Photo of the Month: East African Crowned Crane

By Megan Runquist Holmstedt

East African Crowned Crane; PHOTO CREDIT: Jamie Pham

East African Crowned Crane; PHOTO CREDIT: Jamie Pham

Status: This species is listed as Endangered by the International Union for Conservation of Nature (IUCN) due to habitat loss and fragmentation and the illegal removal of birds and eggs from the wild for food, domestication, and the illegal wildlife trade. These threats have driven the birds’ population into steep decline over the past 45 years.

Habitat: The east African crowned crane, also known as the gray-crowned crane, inhabits the open grasslands, marshes, and meadows bordering the lakes and streams of eastern Africa: from southeastern Democratic Republic of the Congo, Uganda, and Kenya south through Tanzania to northern Mozambique.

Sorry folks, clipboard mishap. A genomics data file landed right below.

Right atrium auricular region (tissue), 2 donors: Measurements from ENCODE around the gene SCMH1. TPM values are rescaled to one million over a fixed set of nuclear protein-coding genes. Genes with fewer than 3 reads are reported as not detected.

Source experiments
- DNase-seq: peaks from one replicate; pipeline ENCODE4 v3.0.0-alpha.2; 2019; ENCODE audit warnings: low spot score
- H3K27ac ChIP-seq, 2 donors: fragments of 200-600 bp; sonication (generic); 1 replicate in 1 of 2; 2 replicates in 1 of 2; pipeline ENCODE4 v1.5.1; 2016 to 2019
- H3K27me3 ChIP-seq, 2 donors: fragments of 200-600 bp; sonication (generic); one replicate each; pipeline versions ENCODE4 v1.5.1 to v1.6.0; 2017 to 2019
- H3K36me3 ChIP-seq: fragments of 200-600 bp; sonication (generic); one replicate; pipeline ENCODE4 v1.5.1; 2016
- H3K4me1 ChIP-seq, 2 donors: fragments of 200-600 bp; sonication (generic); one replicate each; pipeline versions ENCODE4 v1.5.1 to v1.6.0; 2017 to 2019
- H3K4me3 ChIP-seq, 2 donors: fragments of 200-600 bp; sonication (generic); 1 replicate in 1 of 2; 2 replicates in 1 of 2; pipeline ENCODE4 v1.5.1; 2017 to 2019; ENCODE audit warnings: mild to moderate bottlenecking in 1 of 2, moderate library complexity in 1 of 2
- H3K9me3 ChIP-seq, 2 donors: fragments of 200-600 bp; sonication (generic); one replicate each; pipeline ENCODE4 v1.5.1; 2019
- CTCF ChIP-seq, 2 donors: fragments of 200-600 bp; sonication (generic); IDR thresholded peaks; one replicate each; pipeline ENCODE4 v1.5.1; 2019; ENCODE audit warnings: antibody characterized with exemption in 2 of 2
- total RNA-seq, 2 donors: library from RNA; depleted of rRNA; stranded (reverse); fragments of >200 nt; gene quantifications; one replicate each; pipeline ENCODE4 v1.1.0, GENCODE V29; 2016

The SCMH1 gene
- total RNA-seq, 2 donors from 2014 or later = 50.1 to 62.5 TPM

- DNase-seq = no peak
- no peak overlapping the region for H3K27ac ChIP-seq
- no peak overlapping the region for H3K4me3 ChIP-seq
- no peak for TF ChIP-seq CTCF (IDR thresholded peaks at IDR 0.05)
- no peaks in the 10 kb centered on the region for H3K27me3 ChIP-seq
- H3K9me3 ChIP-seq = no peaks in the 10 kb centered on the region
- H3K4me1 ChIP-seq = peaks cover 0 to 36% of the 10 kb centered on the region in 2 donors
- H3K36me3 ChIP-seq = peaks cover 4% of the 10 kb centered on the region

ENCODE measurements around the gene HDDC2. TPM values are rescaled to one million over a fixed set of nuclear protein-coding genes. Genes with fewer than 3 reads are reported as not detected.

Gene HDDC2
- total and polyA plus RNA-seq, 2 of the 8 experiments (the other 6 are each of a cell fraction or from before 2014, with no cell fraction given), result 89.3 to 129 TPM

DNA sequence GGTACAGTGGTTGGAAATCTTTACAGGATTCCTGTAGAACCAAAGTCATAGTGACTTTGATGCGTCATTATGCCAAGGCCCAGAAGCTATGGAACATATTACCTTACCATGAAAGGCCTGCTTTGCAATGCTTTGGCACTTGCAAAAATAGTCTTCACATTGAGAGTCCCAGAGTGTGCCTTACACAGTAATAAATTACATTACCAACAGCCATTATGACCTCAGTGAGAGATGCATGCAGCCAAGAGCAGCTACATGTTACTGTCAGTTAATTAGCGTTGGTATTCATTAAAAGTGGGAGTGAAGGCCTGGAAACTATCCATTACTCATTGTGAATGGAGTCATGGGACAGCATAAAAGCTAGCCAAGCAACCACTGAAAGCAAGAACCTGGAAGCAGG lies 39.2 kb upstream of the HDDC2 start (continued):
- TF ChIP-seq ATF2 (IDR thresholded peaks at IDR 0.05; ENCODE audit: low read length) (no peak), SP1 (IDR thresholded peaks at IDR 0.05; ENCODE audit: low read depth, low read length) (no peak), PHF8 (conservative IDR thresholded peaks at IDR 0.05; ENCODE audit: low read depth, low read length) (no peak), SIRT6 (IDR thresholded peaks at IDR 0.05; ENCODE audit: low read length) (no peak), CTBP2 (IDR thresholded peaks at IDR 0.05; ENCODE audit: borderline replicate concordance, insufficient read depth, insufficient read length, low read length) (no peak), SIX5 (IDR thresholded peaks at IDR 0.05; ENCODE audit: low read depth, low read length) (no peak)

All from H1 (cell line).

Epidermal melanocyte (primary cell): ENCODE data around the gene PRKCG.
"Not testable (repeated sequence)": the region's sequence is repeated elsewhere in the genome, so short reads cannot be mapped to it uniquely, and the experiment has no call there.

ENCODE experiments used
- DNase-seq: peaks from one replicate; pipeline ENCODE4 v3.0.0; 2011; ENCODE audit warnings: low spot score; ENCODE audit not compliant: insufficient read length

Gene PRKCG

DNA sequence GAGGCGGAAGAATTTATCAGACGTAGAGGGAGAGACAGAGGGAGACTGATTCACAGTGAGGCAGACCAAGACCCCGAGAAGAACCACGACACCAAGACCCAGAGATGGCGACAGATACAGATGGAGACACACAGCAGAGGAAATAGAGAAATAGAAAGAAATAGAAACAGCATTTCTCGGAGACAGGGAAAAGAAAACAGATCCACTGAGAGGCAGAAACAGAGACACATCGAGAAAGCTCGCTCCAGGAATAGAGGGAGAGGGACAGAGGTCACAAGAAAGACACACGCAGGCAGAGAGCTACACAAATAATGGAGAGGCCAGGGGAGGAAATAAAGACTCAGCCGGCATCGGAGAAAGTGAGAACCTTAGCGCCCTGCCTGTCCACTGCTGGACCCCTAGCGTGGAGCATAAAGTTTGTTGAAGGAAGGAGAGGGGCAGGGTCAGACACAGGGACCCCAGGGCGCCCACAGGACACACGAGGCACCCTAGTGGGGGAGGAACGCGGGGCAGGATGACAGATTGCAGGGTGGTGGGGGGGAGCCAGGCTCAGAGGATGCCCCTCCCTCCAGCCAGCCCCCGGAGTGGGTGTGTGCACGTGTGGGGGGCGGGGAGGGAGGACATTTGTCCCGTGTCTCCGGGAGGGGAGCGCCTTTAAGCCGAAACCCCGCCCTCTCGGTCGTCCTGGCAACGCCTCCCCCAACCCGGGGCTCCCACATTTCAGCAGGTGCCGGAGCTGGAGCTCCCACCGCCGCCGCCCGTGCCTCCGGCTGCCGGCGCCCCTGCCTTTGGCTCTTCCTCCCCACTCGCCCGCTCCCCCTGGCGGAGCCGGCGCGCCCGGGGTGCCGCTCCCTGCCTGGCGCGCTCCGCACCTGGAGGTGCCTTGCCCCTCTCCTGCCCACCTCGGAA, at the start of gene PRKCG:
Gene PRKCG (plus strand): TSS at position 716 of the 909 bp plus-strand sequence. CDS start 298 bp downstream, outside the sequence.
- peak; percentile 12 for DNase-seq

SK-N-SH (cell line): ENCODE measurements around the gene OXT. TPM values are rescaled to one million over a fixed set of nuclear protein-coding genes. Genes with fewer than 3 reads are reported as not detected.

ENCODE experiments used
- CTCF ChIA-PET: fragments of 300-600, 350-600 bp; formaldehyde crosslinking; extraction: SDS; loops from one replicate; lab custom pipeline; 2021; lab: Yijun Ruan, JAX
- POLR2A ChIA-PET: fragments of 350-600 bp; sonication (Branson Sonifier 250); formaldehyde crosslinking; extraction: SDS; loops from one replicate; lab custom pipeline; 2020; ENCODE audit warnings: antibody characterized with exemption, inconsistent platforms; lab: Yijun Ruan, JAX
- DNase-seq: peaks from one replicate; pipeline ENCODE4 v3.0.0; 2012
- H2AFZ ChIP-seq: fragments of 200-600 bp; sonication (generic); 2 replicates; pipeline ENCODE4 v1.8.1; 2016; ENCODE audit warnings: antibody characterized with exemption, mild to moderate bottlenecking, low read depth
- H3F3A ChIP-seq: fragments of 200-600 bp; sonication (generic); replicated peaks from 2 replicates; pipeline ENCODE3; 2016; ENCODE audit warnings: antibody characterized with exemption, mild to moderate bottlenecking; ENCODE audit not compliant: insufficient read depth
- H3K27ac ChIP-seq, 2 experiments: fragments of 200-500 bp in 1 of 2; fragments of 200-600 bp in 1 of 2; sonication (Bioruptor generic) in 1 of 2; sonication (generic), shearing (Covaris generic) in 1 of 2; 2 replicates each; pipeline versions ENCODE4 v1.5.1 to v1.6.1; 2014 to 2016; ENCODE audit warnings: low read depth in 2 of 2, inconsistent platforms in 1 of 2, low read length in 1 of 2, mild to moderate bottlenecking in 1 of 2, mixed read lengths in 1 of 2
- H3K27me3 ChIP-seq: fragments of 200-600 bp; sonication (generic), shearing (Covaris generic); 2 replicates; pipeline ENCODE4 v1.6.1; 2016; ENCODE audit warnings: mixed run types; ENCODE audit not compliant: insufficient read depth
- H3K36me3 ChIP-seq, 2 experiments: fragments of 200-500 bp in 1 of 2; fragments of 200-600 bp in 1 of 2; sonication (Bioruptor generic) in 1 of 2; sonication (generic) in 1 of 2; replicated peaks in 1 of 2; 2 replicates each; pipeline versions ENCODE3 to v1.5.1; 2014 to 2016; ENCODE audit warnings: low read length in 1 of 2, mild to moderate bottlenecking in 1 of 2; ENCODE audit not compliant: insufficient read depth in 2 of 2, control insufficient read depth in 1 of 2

Diet: Like all cranes, this species is omnivorous. In addition to grasses, seeds, and grain, it eats invertebrates including insects, worms, and millipedes and small animals such as crabs and lizards. Because of its proximity to humans, this bird will also eat the seeds sown in newly plowed fields, which can result in conflicts with local villagers.

A relatively small crane, the east African species stands about three feet high, has a wingspan of roughly five feet, and can weigh up to 15 pounds; it is very similar in size and plumage to the west African crowned crane species. Unlike other cranes, crowned cranes possess an elevated hind toe that allows them to roost in trees–an uncommon habit in ground-nesting birds.

The east African crowned crane is the national bird of Uganda and is featured on the nation’s flag and coat of arms.

A pair of these birds can be seen in the roundhouse across from the hippo exhibit, near the Papiano Play Park.